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Reflecting on the longest government shutdown, one year on

Bennett Purser Jan 23, 2020
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Courtesy Sunny Blaylock

Reflecting on the longest government shutdown, one year on

Bennett Purser Jan 23, 2020
Courtesy Sunny Blaylock
HTML EMBED:
COPY

Working as an instructional designer, Sunny Blaylock designs e-learning programs for the U.S. Department of State. She loves her work, but everything changed last year.

Due to the government shutdown, Blaylock and her husband (who works as a diplomat) were both left without a paycheck, and her young kids were worried for their parents. As we approach the one-year anniversary of the longest government shutdown in U.S. history, Blaylock shares what she learned from the ordeal.


“When the shutdown hit, it just kind of took the wind out of my sails and it was hard for my family.

“I need to be the boss of myself”

Sunny Blaylock

“Over the last year, it has caused me to reflect and think about my long-term plan for myself and for my family. And I’ve come to the conclusion that I need to be the boss of myself. And I’m planning on starting my own e-learning business. I’ve been talking to entrepreneurs that I’ve known and met through the years, figuring out a way I can control my own destiny.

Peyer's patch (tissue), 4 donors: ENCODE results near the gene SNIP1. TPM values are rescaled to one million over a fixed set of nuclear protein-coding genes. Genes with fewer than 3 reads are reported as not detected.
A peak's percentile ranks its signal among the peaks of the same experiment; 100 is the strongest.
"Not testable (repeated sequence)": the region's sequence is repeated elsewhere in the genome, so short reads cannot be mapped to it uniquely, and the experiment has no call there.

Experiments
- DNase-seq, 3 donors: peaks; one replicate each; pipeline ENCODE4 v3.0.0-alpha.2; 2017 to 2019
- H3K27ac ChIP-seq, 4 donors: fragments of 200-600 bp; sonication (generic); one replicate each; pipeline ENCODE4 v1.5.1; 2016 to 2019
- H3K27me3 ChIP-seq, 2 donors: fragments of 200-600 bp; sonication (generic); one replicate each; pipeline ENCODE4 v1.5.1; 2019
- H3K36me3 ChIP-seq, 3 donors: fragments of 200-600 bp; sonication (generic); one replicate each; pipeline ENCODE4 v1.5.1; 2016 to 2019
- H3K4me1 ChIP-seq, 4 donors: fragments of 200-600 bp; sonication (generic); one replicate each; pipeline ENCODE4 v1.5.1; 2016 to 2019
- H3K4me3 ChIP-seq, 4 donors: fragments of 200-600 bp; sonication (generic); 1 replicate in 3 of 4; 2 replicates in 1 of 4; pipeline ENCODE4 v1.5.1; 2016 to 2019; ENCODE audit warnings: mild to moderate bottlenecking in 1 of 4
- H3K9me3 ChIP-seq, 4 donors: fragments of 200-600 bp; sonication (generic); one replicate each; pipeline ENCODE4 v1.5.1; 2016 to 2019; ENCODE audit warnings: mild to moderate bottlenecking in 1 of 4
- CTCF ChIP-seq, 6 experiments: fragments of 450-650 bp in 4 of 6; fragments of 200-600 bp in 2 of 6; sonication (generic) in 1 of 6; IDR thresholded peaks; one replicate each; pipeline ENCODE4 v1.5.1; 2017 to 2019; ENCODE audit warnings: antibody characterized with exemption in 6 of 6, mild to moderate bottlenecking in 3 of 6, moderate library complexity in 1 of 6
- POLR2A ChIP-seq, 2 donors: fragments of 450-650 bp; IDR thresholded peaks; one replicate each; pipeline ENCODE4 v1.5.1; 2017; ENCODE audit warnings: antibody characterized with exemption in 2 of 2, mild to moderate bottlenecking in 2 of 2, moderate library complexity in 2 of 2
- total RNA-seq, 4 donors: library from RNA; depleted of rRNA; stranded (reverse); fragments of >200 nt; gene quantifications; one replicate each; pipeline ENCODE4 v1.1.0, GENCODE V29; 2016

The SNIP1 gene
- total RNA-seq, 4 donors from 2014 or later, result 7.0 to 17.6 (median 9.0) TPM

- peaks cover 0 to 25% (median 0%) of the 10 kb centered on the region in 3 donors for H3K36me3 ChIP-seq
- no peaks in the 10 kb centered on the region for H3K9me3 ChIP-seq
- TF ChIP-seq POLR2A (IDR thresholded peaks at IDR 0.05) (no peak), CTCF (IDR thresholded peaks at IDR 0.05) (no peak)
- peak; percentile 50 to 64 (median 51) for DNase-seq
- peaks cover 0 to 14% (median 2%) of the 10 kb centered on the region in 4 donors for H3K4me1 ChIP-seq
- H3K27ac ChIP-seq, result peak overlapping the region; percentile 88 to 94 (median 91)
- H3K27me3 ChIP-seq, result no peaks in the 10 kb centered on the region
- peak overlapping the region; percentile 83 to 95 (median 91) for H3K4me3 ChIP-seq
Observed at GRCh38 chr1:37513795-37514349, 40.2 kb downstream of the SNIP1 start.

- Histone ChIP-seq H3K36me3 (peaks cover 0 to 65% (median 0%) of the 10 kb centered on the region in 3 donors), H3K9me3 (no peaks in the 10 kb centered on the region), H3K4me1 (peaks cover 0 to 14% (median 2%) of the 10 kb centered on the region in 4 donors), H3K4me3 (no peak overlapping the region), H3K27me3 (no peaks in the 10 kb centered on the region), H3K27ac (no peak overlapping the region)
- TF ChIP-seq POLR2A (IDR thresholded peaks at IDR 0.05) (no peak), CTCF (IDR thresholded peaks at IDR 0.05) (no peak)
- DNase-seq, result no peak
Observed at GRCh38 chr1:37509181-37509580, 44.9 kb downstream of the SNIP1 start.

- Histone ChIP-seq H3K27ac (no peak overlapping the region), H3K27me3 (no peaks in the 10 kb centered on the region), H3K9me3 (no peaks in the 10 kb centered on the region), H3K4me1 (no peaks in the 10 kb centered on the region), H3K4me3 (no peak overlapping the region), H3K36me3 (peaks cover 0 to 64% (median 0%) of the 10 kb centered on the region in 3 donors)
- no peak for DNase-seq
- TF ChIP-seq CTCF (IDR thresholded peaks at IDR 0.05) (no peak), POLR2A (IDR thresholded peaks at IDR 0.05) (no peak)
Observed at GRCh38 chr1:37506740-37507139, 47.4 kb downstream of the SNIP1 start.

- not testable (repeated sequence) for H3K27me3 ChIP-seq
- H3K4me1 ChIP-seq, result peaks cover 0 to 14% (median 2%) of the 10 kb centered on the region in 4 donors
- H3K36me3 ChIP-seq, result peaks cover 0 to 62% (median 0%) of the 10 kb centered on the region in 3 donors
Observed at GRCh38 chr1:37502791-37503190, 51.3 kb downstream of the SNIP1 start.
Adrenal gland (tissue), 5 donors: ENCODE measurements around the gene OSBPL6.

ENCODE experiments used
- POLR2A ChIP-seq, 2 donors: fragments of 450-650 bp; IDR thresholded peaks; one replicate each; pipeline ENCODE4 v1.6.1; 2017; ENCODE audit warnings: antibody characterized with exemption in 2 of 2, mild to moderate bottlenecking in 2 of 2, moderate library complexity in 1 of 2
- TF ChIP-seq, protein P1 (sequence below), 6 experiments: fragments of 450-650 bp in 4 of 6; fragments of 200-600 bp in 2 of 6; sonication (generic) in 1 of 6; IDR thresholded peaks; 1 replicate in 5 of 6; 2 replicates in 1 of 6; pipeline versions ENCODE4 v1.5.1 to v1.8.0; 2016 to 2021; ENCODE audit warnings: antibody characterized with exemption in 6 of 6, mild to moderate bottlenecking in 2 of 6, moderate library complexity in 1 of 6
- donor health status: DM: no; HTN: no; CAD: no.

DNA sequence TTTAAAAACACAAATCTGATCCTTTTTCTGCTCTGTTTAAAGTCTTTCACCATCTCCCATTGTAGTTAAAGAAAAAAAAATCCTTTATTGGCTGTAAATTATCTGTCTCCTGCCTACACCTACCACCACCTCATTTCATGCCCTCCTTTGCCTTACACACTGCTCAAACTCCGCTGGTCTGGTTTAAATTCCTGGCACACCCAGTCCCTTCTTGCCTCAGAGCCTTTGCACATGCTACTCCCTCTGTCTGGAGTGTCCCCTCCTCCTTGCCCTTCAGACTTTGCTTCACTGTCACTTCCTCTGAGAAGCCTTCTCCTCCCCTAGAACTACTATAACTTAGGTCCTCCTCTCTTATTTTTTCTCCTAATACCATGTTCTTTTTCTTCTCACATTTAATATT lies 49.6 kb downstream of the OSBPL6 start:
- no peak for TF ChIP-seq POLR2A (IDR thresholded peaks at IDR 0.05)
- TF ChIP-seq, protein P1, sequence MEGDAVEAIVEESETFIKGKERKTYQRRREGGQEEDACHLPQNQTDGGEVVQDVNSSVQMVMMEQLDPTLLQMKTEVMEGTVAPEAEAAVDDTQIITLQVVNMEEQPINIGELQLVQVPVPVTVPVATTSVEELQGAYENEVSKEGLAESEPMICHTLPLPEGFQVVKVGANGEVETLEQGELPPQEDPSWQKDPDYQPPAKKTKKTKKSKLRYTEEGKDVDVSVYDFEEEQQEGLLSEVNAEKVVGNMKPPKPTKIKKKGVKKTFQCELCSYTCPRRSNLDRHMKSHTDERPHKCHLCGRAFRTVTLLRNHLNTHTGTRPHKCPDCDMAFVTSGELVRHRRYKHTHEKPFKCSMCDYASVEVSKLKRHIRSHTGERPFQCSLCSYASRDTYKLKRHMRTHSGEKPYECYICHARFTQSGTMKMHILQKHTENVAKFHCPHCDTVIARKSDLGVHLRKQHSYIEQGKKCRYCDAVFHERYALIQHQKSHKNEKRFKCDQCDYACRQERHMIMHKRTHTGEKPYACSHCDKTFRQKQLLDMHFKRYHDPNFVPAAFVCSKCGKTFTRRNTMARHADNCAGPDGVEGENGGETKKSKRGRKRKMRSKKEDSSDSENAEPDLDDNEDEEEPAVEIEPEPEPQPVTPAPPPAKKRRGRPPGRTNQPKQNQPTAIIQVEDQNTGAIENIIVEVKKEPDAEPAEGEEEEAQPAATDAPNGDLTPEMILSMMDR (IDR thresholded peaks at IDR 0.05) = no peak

“It is frightening, the thought of leaving a comfortable job that I love and trying something new. But because that shutdown happened, I’ve recognized that I have to do hard things to take control of myself and not be at the whim of government shutting down, or some contract ending.

“If I want to complain about it, then I need to fix it, which means figuring out how to do my own thing. And that’s risky for me, career-wise. But I already went through risk, career-wise, with the shutdown. And after you taste that, it’s not so bad, and I’m not as scared to try new things.”

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